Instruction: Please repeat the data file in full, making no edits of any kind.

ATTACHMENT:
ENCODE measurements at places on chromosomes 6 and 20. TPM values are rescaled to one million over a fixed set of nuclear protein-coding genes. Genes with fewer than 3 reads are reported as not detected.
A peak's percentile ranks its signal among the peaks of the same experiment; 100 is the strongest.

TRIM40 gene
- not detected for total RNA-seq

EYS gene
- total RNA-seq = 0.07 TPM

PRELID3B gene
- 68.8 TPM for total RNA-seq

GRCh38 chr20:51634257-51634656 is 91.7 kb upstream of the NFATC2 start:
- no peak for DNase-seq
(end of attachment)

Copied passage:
ENCODE measurements at places on chromosomes 6 and 20. TPM values are rescaled to one million over a fixed set of nuclear protein-coding genes. Genes with fewer than 3 reads are reported as not detected.
A peak's percentile ranks its signal among the peaks of the same experiment; 100 is the strongest.

TRIM40 gene
- not detected for total RNA-seq

EYS gene
- total RNA-seq = 0.07 TPM

PRELID3B gene
- 68.8 TPM for total RNA-seq

GRCh38 chr20:51634257-51634656 is 91.7 kb upstream of the NFATC2 start:
- no peak for DNase-seq